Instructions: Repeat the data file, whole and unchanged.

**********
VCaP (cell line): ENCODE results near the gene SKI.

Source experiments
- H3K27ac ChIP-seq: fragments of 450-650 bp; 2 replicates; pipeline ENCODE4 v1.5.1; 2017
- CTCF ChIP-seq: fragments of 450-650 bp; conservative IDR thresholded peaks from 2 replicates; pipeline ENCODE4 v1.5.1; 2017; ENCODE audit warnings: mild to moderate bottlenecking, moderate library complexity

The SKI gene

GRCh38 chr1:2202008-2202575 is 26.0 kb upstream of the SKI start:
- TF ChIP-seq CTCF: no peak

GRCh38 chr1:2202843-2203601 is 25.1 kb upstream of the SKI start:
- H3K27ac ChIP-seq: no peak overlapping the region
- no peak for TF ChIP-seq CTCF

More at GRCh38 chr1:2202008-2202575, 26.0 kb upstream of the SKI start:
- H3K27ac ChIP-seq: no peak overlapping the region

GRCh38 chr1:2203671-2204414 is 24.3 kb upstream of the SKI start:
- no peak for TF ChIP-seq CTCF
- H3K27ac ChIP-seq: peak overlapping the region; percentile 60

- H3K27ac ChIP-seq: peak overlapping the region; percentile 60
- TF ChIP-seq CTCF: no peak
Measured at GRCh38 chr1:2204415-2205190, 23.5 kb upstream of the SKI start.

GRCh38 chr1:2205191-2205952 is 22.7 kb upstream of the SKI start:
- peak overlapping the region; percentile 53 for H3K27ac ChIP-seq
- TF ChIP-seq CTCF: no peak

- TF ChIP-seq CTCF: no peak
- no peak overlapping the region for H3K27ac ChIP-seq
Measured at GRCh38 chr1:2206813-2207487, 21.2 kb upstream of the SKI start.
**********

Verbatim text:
VCaP (cell line): ENCODE results near the gene SKI.

Source experiments
- H3K27ac ChIP-seq: fragments of 450-650 bp; 2 replicates; pipeline ENCODE4 v1.5.1; 2017
- CTCF ChIP-seq: fragments of 450-650 bp; conservative IDR thresholded peaks from 2 replicates; pipeline ENCODE4 v1.5.1; 2017; ENCODE audit warnings: mild to moderate bottlenecking, moderate library complexity

The SKI gene

GRCh38 chr1:2202008-2202575 is 26.0 kb upstream of the SKI start:
- TF ChIP-seq CTCF: no peak

GRCh38 chr1:2202843-2203601 is 25.1 kb upstream of the SKI start:
- H3K27ac ChIP-seq: no peak overlapping the region
- no peak for TF ChIP-seq CTCF

More at GRCh38 chr1:2202008-2202575, 26.0 kb upstream of the SKI start:
- H3K27ac ChIP-seq: no peak overlapping the region

GRCh38 chr1:2203671-2204414 is 24.3 kb upstream of the SKI start:
- no peak for TF ChIP-seq CTCF
- H3K27ac ChIP-seq: peak overlapping the region; percentile 60

- H3K27ac ChIP-seq: peak overlapping the region; percentile 60
- TF ChIP-seq CTCF: no peak
Measured at GRCh38 chr1:2204415-2205190, 23.5 kb upstream of the SKI start.

GRCh38 chr1:2205191-2205952 is 22.7 kb upstream of the SKI start:
- peak overlapping the region; percentile 53 for H3K27ac ChIP-seq
- TF ChIP-seq CTCF: no peak

- TF ChIP-seq CTCF: no peak
- no peak overlapping the region for H3K27ac ChIP-seq
Measured at GRCh38 chr1:2206813-2207487, 21.2 kb upstream of the SKI start.